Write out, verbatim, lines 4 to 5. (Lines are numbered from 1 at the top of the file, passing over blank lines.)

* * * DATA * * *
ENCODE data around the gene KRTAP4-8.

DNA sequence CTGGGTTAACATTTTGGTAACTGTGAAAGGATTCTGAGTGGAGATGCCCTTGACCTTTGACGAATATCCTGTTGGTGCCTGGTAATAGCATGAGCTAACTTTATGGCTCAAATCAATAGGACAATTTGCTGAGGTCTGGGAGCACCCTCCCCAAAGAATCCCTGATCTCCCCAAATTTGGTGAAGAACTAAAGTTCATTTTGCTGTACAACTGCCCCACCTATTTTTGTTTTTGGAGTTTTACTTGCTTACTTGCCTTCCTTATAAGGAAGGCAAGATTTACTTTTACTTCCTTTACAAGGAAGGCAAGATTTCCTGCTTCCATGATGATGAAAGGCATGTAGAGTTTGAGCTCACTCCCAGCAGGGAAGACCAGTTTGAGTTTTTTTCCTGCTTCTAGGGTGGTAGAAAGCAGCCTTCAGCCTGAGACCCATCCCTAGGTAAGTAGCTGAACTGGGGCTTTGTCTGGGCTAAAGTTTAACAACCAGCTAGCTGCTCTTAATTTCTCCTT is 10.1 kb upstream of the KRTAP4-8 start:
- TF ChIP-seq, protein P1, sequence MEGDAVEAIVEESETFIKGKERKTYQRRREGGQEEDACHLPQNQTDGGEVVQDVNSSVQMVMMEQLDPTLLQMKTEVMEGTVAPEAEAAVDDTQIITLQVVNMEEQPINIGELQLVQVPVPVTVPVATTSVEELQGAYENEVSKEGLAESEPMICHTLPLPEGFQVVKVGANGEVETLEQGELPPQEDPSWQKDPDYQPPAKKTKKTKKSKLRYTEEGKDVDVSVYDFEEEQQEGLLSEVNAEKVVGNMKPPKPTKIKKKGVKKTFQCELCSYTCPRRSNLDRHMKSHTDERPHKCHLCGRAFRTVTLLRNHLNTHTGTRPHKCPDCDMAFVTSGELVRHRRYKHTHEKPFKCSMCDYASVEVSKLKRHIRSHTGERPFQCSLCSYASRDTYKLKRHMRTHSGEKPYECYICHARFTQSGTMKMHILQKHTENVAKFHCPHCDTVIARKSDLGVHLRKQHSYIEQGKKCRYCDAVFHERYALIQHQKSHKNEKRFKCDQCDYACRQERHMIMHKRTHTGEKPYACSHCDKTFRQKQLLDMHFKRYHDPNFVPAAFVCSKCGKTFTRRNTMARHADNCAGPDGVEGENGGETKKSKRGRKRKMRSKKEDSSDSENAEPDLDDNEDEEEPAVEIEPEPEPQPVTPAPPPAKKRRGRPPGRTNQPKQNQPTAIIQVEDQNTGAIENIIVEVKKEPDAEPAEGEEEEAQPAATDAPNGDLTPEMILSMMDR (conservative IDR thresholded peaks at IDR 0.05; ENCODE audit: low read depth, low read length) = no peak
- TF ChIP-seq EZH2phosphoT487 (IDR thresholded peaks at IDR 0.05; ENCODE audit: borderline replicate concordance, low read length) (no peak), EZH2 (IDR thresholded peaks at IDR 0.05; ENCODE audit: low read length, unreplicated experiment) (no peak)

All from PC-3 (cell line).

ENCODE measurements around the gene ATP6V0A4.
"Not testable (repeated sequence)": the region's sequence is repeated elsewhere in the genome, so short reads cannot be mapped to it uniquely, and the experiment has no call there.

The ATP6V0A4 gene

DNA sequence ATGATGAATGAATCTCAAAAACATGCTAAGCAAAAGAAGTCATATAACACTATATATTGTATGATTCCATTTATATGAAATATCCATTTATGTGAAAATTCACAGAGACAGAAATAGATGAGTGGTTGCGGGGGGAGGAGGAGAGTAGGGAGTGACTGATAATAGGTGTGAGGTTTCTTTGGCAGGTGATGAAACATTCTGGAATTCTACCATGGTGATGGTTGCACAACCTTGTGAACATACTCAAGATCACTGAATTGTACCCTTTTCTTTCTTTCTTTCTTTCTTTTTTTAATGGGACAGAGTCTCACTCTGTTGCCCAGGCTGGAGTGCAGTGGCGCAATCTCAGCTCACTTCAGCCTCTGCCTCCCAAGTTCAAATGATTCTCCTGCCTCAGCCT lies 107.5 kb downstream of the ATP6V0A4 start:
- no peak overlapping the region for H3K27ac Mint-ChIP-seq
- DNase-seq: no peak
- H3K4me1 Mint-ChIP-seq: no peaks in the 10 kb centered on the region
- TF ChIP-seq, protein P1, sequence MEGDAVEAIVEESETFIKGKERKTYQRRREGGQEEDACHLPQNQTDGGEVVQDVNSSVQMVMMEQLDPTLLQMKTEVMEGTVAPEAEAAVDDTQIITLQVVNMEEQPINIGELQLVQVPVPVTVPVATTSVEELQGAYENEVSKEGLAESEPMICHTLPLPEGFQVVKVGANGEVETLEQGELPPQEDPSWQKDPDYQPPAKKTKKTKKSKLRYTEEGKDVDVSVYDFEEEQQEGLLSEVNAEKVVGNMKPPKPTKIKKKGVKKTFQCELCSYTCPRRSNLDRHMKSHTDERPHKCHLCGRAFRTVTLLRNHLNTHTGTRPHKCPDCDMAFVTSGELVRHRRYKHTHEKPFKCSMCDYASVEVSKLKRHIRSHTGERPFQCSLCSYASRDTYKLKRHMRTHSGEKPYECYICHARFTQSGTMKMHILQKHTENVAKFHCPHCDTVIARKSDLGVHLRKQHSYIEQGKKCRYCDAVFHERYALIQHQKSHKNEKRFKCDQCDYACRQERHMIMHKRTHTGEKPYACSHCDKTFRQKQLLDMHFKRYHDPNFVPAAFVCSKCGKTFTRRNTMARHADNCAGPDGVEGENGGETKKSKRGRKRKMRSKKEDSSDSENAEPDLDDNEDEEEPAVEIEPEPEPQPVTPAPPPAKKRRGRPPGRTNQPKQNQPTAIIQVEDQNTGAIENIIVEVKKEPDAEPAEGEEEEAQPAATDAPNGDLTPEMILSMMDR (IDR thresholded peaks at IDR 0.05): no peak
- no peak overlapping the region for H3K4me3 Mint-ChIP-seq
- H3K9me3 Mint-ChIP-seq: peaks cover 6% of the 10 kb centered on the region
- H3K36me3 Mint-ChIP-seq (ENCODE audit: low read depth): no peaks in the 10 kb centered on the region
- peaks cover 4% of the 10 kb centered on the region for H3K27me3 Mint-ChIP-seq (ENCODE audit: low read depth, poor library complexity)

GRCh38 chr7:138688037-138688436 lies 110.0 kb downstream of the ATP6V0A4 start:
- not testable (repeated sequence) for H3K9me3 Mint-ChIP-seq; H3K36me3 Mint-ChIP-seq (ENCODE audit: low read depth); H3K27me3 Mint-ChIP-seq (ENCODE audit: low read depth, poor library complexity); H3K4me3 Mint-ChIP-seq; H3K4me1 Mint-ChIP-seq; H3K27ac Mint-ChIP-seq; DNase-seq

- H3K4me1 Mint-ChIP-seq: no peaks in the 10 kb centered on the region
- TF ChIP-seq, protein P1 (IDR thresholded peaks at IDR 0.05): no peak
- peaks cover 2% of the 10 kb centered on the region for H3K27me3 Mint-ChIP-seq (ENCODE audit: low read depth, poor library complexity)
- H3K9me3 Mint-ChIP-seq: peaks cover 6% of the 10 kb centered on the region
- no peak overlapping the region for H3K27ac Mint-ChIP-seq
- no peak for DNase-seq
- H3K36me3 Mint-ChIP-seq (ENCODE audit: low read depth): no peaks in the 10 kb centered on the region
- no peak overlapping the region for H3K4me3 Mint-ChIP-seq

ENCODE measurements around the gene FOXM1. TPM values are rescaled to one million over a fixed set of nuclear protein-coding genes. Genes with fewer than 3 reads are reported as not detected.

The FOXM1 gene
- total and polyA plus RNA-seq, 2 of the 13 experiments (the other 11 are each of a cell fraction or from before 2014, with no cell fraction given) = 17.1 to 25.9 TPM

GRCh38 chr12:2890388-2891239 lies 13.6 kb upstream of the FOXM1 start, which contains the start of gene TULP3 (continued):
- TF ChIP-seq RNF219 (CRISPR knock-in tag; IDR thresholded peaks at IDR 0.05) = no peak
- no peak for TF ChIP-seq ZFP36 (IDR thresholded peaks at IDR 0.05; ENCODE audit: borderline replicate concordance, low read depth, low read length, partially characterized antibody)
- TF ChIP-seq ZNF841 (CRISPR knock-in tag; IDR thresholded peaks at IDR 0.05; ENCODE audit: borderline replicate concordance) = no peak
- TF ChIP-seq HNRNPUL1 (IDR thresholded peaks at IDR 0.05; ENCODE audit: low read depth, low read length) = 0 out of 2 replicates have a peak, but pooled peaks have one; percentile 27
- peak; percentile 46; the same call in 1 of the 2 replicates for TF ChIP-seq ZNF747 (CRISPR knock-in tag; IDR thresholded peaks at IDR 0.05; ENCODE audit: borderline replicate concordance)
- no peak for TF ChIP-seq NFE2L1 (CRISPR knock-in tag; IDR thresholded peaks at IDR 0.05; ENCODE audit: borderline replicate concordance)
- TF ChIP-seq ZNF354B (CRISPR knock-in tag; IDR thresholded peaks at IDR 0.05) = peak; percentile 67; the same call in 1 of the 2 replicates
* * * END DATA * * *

- TF ChIP-seq EZH2phosphoT487 (IDR thresholded peaks at IDR 0.05; ENCODE audit: borderline replicate concordance, low read length) (no peak), EZH2 (IDR thresholded peaks at IDR 0.05; ENCODE audit: low read length, unreplicated experiment) (no peak)

All from PC-3 (cell line).